Sounds slugger hopes move to first base helps him move up to big leagues

Wednesday, May 11, 2011 at 6:04pm

The Nashville Sounds aren’t leaning on Mat Gamel for his glove or fielding.

And if Gamel is to become an everyday player in the Major Leagues, he knows what that will take. 

“I feel like my bat is my ticket,” he said.

Though Gamel has hit .302 in seven seasons in the minors, if he expects to make the jump up to the Milwaukee Brewers and into the National League, he’ll need to solidify himself at a position. First base could be the answer.

Gamel has moved from the left side of the infield to the right and has started 30 games there for the Sounds, who snapped a nine-game losing streak on Wednesday with a 4-3 comeback victory against the Fresno Grizzlies. The Sounds will play their third game of an eight-game homestand at 7:05 p.m. Thursday against Fresno, the Triple-A affiliate of the San Francisco Giants.

First base is a transition for Gamel, who made 72 starts last season at third base, where he spent most of his first six professional season. He hopes the move to first base helps him eventually move up to the Major Leagues.

Brewers first baseman Prince Fielder is a free agent after this season. He will be in high demand and is reportedly eying at least a seven-year deal. 
While the left-handed hitting Gamel might not provide the same amount of power as Fielder — Gamel has never hit more than 19 home runs in one season — his ability to hit for average could give the Brewers an option at first.

“I wouldn’t feel uncomfortable” with Gamel as an everyday starter in 2012, Brewers Assistant General Manager Gord Ash said. “The only thing he doesn’t have is that experience. If we are going to be a Major League contending club, we are going to have to make sure that is a pretty important part of our lineup. I’m not saying he couldn’t do it. But I don’t think at this point you could suggest that is going to be the case. ... At least you have alternatives. Whether it is third, whether it is first, he even played a little in the outfield. When he comes to Milwaukee, he can be inserted into the lineup in a few different places, which is always a good thing.”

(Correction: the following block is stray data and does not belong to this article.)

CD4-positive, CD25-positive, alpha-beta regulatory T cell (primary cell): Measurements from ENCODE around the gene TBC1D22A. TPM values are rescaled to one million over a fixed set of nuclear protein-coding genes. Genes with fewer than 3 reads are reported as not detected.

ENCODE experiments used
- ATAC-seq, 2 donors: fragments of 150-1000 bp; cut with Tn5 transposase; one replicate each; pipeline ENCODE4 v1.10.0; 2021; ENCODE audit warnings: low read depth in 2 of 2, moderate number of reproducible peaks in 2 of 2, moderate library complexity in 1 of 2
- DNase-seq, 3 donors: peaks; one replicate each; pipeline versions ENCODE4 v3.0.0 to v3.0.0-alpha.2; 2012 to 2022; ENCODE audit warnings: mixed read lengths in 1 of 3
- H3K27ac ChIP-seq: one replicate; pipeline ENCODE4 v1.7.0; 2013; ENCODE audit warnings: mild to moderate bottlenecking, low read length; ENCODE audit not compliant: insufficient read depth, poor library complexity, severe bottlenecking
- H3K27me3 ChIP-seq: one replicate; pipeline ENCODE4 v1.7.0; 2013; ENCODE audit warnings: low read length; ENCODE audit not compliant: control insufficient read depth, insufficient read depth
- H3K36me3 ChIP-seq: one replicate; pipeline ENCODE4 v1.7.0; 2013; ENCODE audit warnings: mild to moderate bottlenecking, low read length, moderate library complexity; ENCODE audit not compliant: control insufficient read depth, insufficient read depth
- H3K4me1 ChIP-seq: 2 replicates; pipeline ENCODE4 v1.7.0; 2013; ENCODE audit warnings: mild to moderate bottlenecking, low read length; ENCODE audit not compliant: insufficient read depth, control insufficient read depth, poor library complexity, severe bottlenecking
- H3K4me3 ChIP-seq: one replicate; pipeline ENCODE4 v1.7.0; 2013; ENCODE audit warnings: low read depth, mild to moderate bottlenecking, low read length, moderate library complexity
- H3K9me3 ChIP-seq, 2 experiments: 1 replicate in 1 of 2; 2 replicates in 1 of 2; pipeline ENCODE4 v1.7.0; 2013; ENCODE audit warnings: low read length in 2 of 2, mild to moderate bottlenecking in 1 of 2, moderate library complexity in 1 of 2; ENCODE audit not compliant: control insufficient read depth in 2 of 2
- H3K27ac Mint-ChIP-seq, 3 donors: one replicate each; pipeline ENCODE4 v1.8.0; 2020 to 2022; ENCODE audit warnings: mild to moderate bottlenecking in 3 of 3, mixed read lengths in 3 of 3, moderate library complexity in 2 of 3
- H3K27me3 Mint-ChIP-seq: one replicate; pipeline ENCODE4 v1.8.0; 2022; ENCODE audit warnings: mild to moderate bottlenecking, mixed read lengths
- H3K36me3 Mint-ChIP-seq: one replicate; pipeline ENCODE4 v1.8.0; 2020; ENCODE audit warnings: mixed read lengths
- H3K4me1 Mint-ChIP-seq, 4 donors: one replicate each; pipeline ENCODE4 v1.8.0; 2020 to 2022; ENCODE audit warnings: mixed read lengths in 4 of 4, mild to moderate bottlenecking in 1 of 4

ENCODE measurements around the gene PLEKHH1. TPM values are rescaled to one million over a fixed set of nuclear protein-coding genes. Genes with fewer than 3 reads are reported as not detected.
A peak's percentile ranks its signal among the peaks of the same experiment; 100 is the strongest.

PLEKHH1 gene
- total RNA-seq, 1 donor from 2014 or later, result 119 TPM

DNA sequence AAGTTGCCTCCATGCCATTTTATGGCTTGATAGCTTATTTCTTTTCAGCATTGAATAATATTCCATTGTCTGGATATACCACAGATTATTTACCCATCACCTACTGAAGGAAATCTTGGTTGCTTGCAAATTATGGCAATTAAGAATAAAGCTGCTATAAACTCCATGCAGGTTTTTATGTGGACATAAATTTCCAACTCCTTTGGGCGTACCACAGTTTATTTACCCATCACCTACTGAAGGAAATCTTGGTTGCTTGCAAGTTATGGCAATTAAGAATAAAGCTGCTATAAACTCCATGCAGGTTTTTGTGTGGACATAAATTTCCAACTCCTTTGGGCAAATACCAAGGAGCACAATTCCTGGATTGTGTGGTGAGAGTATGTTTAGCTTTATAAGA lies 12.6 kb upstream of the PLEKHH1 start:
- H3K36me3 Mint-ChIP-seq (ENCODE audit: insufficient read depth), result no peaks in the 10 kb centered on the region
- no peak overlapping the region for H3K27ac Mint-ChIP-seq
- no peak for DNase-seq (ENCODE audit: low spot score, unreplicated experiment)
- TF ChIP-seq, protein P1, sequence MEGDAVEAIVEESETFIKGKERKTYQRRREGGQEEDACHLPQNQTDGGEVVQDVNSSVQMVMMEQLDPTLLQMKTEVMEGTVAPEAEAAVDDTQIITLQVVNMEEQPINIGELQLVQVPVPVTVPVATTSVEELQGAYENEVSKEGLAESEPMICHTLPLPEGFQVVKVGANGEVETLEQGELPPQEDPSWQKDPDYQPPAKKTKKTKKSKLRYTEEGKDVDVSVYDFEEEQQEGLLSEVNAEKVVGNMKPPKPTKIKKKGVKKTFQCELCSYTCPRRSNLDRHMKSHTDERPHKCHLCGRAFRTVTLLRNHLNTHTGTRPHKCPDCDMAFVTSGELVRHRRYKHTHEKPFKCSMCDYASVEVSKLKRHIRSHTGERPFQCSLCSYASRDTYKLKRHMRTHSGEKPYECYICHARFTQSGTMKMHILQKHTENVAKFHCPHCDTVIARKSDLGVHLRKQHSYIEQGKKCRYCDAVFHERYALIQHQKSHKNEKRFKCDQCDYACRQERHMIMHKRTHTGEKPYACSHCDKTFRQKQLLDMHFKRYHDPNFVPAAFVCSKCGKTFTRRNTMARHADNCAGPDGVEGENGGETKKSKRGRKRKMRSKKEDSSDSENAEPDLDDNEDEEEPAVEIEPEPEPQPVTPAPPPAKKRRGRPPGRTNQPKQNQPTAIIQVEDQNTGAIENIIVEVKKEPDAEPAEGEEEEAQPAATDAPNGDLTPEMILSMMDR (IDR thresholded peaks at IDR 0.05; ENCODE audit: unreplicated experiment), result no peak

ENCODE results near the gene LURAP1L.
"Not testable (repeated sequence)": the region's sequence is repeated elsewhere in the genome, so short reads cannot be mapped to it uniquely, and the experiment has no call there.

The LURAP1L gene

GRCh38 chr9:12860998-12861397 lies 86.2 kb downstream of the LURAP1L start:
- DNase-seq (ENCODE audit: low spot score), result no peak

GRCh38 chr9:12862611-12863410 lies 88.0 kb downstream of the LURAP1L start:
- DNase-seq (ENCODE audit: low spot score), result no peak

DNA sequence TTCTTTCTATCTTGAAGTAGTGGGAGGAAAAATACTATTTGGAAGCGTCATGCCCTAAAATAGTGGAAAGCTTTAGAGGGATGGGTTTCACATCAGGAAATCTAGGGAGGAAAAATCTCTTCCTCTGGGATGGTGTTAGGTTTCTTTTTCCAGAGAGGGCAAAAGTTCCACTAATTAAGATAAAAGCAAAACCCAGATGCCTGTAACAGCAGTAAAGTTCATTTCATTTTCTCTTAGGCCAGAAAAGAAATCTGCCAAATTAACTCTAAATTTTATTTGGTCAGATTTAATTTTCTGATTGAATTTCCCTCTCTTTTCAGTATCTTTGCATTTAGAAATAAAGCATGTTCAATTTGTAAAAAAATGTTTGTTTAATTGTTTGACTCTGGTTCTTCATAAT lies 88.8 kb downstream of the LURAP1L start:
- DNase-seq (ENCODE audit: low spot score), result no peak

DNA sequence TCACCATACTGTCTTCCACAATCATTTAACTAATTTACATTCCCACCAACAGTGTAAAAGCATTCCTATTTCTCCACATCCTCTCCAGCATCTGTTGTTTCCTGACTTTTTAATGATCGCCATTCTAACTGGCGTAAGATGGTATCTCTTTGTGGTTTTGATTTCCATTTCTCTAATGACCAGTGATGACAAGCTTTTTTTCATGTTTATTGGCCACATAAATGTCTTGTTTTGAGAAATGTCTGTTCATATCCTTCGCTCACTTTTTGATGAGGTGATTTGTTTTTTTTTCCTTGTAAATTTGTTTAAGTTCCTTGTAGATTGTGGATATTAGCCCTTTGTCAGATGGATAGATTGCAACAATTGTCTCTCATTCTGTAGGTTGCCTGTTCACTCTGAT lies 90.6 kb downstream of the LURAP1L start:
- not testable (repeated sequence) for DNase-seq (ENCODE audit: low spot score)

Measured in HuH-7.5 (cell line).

Gamel, a fourth-round draft pick by Milwaukee in 2005, has played for the Brewers in each of the last three seasons. He was a September call-up in 2008 and 2010 but was promoted to Milwaukee in May 2009 after a hot start with the Sounds. He played in 61 games for the Brewers that season but struggled to find consistency — he hit .242 with 54 strikeouts.

“I haven’t done anything up there consistently,” Gamel, a native of Jacksonville, Fla., said. “I feel like I can go be an everyday player for someone. But a lot of that is not up to me.”

Lately, though, the 6-foot, 215-pound Gamel has been swinging a hot bat. He is riding a six-game hitting streak and has homered four times in the last five games. His solo blast in the second inning on Wednesday was his fifth of the year and he leads the team with 19 RBIs.

On April 30 against Albuquerque — the Sounds’ last victory before Wednesday — Gamel matched a career-high with a 5-for-5 performance and five RBIs. He was a triple shy of the cycle with three doubles and a home run.

“He is going to hit,” Ash said. “We’ve always thought he is going to hit. It is just a matter of where we can get his bat in the lineup.”

So far, first base looks like the best option. In his first 20 games at the position, he didn’t commit an error and has just three on the season.
 The miscues were more apparent at third base, though. He committed 114 errors at third during the 2006-08 seasons, which he spent at the Low- and High-A levels and in Double-A Huntsville (Ala.). Last year, he had a career-low 16 errors there. Gamel, who has also played in the outfield, never appeared to adjust, especially from a throwing standpoint.

“My footwork was always the issue. I would get lazy with my feet and throw a ball away,” he said. “It is less stressful [at first]. I don’t have to worry about throwing it anywhere. It has to be less stressful for everybody.”

And it could be more rewarding for Gamel, especially with Fielder’s future up in the air.

“That is probably why they were so adamant about me going to first base,” Gamel said. “I don’t care where I play. I just want to play.”